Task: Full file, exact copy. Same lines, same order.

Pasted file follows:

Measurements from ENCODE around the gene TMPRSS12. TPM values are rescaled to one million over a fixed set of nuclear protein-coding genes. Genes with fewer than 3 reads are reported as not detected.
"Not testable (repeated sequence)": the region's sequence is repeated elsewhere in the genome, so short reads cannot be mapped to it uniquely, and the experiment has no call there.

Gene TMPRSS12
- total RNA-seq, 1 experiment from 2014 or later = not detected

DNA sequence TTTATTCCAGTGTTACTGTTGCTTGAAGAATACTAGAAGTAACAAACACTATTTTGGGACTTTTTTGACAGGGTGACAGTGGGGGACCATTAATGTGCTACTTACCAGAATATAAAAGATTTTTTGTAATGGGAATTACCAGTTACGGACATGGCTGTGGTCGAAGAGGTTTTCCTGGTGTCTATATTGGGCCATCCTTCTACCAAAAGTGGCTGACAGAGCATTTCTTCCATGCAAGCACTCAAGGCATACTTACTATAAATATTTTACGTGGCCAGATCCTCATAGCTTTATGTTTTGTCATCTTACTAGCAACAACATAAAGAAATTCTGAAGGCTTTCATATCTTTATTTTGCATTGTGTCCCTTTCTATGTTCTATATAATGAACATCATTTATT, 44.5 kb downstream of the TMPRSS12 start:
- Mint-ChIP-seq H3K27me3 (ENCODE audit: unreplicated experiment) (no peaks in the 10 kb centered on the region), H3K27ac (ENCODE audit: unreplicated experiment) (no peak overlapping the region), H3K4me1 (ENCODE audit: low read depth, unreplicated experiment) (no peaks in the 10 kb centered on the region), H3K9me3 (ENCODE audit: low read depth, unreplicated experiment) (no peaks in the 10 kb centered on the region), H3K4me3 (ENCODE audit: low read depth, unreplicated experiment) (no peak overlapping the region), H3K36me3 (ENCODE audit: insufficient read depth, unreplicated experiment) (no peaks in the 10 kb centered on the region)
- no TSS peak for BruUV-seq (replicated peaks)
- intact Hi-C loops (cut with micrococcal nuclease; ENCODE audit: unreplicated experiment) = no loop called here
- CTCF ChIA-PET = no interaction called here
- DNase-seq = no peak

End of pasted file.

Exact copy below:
Measurements from ENCODE around the gene TMPRSS12. TPM values are rescaled to one million over a fixed set of nuclear protein-coding genes. Genes with fewer than 3 reads are reported as not detected.
"Not testable (repeated sequence)": the region's sequence is repeated elsewhere in the genome, so short reads cannot be mapped to it uniquely, and the experiment has no call there.

Gene TMPRSS12
- total RNA-seq, 1 experiment from 2014 or later = not detected

DNA sequence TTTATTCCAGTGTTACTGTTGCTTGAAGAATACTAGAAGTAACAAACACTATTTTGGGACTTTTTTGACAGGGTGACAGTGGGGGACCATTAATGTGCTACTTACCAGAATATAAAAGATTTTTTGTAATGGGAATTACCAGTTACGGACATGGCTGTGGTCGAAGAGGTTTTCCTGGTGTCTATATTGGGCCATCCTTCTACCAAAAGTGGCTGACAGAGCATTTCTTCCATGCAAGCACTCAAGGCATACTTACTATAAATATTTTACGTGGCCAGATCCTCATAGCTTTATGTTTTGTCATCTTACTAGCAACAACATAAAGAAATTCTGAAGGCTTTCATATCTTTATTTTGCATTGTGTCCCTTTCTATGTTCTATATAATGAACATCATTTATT, 44.5 kb downstream of the TMPRSS12 start:
- Mint-ChIP-seq H3K27me3 (ENCODE audit: unreplicated experiment) (no peaks in the 10 kb centered on the region), H3K27ac (ENCODE audit: unreplicated experiment) (no peak overlapping the region), H3K4me1 (ENCODE audit: low read depth, unreplicated experiment) (no peaks in the 10 kb centered on the region), H3K9me3 (ENCODE audit: low read depth, unreplicated experiment) (no peaks in the 10 kb centered on the region), H3K4me3 (ENCODE audit: low read depth, unreplicated experiment) (no peak overlapping the region), H3K36me3 (ENCODE audit: insufficient read depth, unreplicated experiment) (no peaks in the 10 kb centered on the region)
- no TSS peak for BruUV-seq (replicated peaks)
- intact Hi-C loops (cut with micrococcal nuclease; ENCODE audit: unreplicated experiment) = no loop called here
- CTCF ChIA-PET = no interaction called here
- DNase-seq = no peak